Homily for the 28th Sunday (11 Oct 2009)
Fr James McTavish FMVD
“Jesus looked at him and loved him”
Here in Manila the city has survived the severe flooding and most people’s lives are back to normal. Our community was helping in the distribution of relief goods. Hearing stories from those who had lost everything somehow puts many issues in perspective. One question I was asked was “If the flood waters were rising, you had to go to the roof and could take only one or two items, what would you take?” In reality many Filipinos were faced with this dilemma. There are many photos of elderly grandmothers on rooftops with only a statue of Mother Mary in their hand. In those moments you realize they are very few things that are essential. In some ways these situations foreshadow our death as what can we bring with us beyond? It is a reminder not to be too attached to material things.
What happens when we become too attached to money, comfort, eating so well, enjoying ourselves, good holidays, what is wrong with that? Well when a life is full of leisure and easy living then the terrible flood of indifference soon floods our heart. Indifference kills and that is why we need the Gospel. Many think wrongly that they don’t need to pray. We need the Gospel to wake us up from our torpor. In the letter of Hebrews we hear “Brothers and sisters: Indeed the word of God is living and effective, sharper than any two-edged sword, penetrating even between soul and spirit, joints and marrow, and able to discern reflections and thoughts of the heart.” Here the damage was caused by many preventable factors such as too many houses built in low areas and no money for proper irrigation because it is misused for other reasons. Even the Holy Father commented recently on these issues in his recent address to the new Philippines ambassador to the Vatican. The flood of corruption is a real problem in our world today.
Our life and our society would be different if we were to put Jesus in the centre. Pope John Paul II opened his first encyclical on Christ, the Redeemer of man with the words “Jesus Christ, is the centre of the universe and of history” (Redemptor hominis #1). Let us consider what it might mean to put Jesus at the centre. Is Jesus at the centre of my life, of my decision making, of my thoughts? How would life be with him at the centre? For many who consider the Church what seems to be at the centre are a set of tiring rules and regulations. Putting Jesus at the centre guarantees us of constancy and perseverance in our following. What can be tiring is not the following of the Lord but myself! In one moment I am full of firey enthusiasm then later it seems that it has evaporated. One day I have an icy determination then later I find it has melted. We can seem to be more changeable than the weather. Putting Jesus at the centre is like having an anchor in life. In the catacombs Jesus is often presented as an anchor because an anchor gives stability to a ship in choppy seas and stops it being blown off course or onto dangerous rocks.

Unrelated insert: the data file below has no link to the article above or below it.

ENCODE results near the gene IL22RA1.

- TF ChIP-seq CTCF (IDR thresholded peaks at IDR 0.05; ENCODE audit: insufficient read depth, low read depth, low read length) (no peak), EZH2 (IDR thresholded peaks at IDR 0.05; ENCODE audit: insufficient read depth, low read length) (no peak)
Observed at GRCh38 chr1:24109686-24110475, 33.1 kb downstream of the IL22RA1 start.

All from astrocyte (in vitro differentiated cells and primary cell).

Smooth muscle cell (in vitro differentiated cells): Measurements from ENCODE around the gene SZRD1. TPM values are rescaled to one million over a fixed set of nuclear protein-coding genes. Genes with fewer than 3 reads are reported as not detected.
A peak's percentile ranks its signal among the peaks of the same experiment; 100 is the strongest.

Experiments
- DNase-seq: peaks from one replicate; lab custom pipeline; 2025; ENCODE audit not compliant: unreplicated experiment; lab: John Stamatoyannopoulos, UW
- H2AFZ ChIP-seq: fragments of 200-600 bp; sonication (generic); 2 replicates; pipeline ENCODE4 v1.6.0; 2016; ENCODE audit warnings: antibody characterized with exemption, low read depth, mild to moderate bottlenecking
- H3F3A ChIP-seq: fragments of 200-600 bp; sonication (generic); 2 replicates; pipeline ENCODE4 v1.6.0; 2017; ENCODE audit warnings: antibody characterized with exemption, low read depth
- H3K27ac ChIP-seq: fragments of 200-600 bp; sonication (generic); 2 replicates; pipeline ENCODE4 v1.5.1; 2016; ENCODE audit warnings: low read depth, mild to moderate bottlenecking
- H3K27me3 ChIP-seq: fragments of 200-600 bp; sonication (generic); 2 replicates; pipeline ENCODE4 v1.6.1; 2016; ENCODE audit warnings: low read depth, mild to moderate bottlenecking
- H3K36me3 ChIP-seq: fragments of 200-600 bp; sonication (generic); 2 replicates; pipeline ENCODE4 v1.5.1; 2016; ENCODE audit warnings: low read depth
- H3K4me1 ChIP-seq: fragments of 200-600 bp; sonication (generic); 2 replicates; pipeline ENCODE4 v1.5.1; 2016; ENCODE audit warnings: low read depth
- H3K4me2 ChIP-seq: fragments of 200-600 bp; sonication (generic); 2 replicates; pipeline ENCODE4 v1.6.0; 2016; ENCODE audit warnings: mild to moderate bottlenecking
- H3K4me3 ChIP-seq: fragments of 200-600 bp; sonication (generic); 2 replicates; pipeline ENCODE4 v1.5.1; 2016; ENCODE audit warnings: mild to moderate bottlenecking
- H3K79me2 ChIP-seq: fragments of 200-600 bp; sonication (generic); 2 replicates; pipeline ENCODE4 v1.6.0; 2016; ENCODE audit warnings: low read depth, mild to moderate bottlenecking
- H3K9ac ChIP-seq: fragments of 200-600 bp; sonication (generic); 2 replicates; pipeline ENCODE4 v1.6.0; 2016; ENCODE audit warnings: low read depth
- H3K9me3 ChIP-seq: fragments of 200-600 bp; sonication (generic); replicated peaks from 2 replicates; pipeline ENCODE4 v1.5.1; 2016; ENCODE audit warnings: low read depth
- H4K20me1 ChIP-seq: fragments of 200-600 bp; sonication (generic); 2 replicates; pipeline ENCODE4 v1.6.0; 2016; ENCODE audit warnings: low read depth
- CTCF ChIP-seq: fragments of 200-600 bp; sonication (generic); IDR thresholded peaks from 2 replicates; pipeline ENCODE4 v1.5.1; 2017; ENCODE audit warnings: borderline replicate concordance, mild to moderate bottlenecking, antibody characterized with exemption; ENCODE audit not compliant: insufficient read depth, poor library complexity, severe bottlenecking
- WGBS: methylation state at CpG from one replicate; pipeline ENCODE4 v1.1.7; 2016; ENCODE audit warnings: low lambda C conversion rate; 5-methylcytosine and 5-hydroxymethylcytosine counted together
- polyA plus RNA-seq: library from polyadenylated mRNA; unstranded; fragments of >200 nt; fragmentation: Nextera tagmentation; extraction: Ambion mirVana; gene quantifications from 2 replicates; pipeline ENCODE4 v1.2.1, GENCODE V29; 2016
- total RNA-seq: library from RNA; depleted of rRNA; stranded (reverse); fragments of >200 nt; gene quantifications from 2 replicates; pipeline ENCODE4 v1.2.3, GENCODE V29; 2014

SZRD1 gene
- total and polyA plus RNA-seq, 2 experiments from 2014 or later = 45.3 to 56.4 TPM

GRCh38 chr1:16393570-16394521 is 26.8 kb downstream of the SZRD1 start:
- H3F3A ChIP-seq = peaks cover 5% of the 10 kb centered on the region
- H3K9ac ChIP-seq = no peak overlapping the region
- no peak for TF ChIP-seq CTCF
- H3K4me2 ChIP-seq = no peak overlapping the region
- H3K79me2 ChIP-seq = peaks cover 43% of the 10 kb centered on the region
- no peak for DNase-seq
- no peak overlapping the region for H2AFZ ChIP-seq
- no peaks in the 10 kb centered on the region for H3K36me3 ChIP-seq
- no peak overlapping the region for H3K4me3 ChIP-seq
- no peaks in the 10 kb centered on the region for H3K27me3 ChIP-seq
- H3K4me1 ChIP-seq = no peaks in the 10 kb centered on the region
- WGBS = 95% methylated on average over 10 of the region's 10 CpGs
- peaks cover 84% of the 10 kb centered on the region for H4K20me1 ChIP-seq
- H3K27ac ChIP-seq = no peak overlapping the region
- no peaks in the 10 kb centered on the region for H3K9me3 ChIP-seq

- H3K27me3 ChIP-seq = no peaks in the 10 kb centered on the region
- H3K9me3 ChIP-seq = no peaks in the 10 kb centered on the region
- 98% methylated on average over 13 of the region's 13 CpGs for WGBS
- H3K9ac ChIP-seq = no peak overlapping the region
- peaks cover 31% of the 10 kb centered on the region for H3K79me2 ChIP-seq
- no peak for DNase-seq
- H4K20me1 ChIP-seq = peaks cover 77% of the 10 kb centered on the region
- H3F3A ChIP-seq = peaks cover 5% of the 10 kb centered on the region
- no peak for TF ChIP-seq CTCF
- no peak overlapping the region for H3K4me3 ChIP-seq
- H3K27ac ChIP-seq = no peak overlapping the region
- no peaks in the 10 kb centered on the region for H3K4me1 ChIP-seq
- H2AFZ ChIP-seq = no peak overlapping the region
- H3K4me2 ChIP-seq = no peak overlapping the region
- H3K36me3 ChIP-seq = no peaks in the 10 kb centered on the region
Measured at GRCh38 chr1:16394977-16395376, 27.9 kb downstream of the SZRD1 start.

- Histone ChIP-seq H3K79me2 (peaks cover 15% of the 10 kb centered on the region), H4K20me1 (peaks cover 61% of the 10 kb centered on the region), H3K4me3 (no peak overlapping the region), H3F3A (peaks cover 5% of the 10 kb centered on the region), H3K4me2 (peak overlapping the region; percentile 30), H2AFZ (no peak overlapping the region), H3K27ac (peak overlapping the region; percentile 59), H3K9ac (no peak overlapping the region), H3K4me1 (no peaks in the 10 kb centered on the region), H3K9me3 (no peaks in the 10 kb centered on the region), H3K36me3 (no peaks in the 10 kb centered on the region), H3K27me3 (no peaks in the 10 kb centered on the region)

Recently I was involved in giving an 8 day retreat to a group of contemplative sisters who live in Lipa, outside of Manila. They are called Minim sisters, founded by St Francis of Paola. We enjoyed very much praying together about the life of St Paul and the need for conversion, a conversion to Christ. What helped me in the retreat is to constantly direct my gaze towards Jesus, in moments of joy and in moments of thinking my talks could have been much more insightful or inspiring! Come rain or shine, to share everything with my friend Jesus. This helps us to not just begin an initiative but to carry it through to the end and gives a certain stability in all weathers.